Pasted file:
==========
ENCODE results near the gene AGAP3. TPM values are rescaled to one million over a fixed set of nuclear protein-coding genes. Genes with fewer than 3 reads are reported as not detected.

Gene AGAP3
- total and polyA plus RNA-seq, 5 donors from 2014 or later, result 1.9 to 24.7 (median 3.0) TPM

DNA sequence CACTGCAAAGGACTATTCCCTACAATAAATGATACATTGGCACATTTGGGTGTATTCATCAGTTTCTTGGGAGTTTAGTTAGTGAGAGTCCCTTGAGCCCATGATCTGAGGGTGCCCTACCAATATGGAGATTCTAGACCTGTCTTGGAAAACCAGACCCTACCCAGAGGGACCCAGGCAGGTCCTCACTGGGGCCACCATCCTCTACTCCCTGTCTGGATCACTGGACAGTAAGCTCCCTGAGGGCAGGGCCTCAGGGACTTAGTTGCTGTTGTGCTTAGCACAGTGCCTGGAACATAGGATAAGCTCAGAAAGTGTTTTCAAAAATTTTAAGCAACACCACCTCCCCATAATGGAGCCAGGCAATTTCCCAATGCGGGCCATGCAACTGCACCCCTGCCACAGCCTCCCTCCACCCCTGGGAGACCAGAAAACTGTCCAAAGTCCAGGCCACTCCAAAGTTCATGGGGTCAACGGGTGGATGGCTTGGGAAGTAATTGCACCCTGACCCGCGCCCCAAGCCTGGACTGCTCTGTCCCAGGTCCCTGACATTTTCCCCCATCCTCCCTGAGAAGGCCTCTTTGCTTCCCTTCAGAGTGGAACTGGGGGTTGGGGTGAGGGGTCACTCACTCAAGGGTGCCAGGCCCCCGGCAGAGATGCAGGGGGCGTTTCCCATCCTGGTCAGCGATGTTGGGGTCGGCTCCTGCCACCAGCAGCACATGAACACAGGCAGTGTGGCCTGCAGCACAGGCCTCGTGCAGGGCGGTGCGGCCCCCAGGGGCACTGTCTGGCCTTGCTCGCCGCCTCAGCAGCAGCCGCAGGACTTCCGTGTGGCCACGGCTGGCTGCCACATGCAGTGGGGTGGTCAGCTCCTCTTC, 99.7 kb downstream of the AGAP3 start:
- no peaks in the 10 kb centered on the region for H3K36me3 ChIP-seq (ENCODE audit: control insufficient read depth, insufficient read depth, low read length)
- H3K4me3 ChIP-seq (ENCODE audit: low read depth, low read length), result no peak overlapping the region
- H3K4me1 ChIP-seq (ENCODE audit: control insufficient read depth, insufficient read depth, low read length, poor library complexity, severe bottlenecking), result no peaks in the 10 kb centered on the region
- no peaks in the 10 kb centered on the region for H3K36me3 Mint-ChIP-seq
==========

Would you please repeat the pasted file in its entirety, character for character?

ENCODE results near the gene AGAP3. TPM values are rescaled to one million over a fixed set of nuclear protein-coding genes. Genes with fewer than 3 reads are reported as not detected.

Gene AGAP3
- total and polyA plus RNA-seq, 5 donors from 2014 or later, result 1.9 to 24.7 (median 3.0) TPM

DNA sequence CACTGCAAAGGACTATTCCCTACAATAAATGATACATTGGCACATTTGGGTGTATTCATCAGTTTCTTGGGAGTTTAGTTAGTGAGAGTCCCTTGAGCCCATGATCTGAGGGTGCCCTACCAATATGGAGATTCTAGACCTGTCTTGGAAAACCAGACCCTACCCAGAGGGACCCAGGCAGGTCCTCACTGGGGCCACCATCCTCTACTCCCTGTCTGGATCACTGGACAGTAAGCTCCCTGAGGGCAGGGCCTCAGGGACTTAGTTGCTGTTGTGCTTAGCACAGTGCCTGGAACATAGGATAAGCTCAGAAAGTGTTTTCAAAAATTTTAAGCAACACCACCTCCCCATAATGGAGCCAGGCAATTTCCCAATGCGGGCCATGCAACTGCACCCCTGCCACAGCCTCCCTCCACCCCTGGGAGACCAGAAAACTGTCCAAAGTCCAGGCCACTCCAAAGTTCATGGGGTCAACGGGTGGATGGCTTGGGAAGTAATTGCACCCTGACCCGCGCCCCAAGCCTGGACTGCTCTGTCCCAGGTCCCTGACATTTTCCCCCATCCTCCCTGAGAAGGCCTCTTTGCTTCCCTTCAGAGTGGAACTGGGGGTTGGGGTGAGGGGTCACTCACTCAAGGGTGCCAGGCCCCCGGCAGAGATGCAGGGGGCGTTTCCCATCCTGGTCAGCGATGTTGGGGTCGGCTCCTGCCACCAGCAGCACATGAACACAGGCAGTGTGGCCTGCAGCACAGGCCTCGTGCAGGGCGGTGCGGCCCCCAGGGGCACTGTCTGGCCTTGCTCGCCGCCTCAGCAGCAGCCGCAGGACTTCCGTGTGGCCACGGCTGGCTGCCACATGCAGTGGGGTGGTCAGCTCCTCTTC, 99.7 kb downstream of the AGAP3 start:
- no peaks in the 10 kb centered on the region for H3K36me3 ChIP-seq (ENCODE audit: control insufficient read depth, insufficient read depth, low read length)
- H3K4me3 ChIP-seq (ENCODE audit: low read depth, low read length), result no peak overlapping the region
- H3K4me1 ChIP-seq (ENCODE audit: control insufficient read depth, insufficient read depth, low read length, poor library complexity, severe bottlenecking), result no peaks in the 10 kb centered on the region
- no peaks in the 10 kb centered on the region for H3K36me3 Mint-ChIP-seq